There was a definite momentum about the Blues this off-season. They’d acquired Mitch McGovern, Will Setterfield and Nic Newman. They started to look like a team that had pieces in place to begin winning close games, and progress from the bottom three positions on the ladder. If Carlton were a car, they’d finally ceased spinning their wheels, and were starting to get the traction to power out of the mire. Their bold move to trade into 19th selection in the 2018 draft to select Liam Stocker, in a deal that sees the club swap first round picks next year with the Adelaide Crows, was the kind of move that spoken of confidence in the direction they were heading. The time for building was done. The time for executing was now.
But then one of the wheels blew out, and they were standing on the side of the road as those in charge frantically formulated a plan to throw a spare tyre on. As is often the case, the spare will not be of the same quality as the ones they had fitted from the outset.
The direction the Blues were headed was, I’m sure, dependant on a healthy list of players, particularly a healthy list of their best players, amongst which Docherty comfortably sits. As one of their best soldiers bit the dust, the trade started to look a little tilted in the favour of the Crows. Adelaide fans, who I am sure are not completely heartless, must be looking at the developments with Docherty and thinking it aids them in securing a higher pick next year.
Carlton’s win percentage with Docherty in the team is a humble 27.9%. Without him, it is a disastrous 12.9%.
Whilst one player surely cannot make such a significant difference, Carlton are in a place where every little bit helps. And Docherty was more than just a little bit.
When he suffered his first torn ACL, Docherty wrote a column for the Players Voice website, where he declared that 2018 would be the best season of his life. In the article, his positivity about what he could learn, the role he would play throughout the year around his teammates, and how he could develop away from playing football was admirable.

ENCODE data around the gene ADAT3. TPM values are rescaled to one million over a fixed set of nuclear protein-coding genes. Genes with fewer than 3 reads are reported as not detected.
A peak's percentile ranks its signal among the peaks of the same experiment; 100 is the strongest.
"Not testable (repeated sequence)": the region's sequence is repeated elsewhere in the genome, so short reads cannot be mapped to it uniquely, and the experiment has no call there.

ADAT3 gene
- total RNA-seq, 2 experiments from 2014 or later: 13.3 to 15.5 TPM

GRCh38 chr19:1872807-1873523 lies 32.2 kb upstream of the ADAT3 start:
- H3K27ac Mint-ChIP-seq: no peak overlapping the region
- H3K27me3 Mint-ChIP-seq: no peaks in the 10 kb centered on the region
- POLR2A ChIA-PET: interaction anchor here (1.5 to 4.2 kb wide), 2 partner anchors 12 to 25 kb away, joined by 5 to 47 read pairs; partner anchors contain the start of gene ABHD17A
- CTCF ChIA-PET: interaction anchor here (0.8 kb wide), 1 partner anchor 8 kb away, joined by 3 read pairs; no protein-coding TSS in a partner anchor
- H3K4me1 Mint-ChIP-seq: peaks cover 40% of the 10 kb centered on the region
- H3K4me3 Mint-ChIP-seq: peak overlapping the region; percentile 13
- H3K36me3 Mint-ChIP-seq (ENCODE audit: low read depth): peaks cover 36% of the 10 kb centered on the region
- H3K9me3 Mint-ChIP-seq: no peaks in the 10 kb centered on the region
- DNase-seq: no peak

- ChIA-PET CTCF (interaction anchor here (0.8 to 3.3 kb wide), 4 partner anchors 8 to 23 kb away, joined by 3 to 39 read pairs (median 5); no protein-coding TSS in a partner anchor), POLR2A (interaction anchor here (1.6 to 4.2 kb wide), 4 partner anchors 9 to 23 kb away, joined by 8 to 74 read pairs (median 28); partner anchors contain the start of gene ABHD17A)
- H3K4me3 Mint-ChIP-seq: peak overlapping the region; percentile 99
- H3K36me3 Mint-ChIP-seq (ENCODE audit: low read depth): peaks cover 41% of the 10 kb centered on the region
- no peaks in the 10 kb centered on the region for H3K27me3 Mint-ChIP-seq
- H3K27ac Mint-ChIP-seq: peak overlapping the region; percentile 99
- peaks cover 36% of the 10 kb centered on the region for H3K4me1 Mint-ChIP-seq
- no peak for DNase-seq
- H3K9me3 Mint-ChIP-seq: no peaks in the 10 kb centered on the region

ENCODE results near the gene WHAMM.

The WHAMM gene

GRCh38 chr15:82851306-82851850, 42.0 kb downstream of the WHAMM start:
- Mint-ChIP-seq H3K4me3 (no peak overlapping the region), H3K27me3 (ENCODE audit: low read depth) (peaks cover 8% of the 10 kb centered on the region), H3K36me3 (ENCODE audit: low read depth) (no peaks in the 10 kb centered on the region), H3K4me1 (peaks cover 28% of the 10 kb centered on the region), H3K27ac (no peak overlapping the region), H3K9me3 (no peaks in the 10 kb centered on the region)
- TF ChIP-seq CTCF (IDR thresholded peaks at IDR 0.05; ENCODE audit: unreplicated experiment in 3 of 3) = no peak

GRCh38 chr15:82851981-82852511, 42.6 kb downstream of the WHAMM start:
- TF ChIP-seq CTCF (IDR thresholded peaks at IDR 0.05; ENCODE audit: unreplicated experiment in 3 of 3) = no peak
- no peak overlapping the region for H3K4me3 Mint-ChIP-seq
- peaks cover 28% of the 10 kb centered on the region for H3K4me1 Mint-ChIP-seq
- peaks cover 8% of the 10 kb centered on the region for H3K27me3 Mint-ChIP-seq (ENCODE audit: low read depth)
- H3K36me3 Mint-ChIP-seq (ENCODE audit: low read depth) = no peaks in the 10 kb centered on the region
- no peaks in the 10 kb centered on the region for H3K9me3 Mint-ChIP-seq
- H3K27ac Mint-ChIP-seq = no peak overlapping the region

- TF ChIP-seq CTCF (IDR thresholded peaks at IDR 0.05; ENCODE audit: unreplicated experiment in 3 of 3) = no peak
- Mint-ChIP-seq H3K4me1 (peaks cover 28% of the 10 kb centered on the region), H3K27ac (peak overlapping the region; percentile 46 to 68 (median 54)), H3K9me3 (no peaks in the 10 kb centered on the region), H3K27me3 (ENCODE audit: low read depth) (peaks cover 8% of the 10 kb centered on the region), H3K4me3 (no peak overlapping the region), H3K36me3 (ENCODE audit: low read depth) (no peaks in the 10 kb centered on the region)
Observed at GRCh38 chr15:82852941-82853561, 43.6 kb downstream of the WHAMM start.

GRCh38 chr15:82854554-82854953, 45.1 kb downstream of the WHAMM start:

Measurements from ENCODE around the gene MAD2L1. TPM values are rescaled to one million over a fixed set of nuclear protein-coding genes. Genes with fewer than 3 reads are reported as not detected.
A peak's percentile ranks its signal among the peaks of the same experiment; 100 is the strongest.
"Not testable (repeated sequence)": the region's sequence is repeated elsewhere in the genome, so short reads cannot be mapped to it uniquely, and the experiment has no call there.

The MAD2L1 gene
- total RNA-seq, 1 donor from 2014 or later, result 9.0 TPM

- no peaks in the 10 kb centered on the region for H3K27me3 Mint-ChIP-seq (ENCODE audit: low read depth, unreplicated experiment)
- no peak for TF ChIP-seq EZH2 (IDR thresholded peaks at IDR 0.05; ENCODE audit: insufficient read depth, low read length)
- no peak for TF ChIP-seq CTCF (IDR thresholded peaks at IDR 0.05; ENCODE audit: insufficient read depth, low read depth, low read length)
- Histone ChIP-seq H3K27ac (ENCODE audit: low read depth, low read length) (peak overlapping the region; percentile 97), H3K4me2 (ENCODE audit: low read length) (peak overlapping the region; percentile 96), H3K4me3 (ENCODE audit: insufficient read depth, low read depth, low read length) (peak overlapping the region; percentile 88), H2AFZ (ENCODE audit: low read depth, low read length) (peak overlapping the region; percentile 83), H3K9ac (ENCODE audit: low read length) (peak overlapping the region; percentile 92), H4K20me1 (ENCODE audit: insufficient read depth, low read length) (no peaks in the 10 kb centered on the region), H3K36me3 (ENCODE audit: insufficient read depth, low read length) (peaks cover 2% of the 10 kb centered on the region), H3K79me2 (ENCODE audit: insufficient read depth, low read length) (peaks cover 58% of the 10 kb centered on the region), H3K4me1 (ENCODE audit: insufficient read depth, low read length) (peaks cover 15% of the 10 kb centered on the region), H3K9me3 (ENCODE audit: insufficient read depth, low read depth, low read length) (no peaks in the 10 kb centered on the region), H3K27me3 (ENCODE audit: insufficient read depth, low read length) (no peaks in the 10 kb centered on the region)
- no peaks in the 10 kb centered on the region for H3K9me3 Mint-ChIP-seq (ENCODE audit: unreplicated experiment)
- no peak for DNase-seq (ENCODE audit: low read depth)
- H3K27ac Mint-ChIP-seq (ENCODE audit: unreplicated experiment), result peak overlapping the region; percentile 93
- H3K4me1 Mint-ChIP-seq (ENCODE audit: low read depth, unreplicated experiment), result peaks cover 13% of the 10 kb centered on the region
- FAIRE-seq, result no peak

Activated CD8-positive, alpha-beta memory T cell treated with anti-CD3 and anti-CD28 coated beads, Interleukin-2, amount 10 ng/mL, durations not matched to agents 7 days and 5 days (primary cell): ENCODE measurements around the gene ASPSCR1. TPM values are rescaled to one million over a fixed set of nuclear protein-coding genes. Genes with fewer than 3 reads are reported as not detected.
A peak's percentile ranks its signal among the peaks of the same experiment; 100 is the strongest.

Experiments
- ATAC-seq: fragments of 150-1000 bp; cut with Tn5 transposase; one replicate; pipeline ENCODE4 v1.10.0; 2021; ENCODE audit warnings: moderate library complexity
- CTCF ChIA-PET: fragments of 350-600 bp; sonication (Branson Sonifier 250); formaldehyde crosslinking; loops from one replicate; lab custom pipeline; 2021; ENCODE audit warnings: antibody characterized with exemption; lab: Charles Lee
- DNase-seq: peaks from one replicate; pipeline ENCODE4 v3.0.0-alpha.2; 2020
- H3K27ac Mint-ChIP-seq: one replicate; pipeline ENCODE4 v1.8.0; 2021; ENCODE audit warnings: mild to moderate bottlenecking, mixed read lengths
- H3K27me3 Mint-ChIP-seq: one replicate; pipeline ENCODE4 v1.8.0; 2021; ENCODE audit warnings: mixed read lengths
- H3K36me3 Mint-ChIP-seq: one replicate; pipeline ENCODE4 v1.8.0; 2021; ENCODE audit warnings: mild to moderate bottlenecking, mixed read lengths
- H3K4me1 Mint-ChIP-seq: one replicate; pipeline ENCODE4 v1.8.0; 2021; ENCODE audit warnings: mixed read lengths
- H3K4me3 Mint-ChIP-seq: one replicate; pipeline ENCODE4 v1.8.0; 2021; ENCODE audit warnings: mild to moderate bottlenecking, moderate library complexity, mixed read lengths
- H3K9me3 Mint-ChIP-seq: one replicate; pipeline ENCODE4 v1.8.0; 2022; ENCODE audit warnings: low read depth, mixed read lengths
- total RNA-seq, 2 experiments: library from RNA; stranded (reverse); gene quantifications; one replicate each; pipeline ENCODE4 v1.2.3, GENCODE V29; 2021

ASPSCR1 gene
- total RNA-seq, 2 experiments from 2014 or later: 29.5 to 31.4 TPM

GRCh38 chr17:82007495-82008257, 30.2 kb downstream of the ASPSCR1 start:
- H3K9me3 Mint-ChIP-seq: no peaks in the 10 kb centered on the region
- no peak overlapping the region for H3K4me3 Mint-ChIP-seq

It’s hard to see another article like that coming this year. One setback is something that can happen to anyone. Remaining positive after one disaster is achievable. Doing it twice… it’s hard to find much positivity there.
This is not the end of the world for Carlton at all, but when looking at the 2019 season, I am sure Docherty’s presence was a factor the Blues were banking on. Resolute in defence, calm under pressure, and with sure hands, a player like Sam Docherty is as close to irreplaceable in the Carlton side as anyone. They simply could not replace him in 2018. They’ll struggle to do so again in 2019.
Already the name of Brendon Goddard has been thrown up as an interim replacement across half back. With 22 games to his name in 2018, Goddard’s reliability could be a boon for Carlton. After all these years, could Goddard finally land where he was once thought destined?
With others having recurring ACL issues over the years, I’m hopeful that this second knee reconstruction is not something that sets Docherty on the same road as Daniel Menzel or Alex Johnson. At some point, you’d think things have to start going right for Carlton?
Sadly, for their supporters, it does not seem to be at that point yet.
Get better soon, Doc.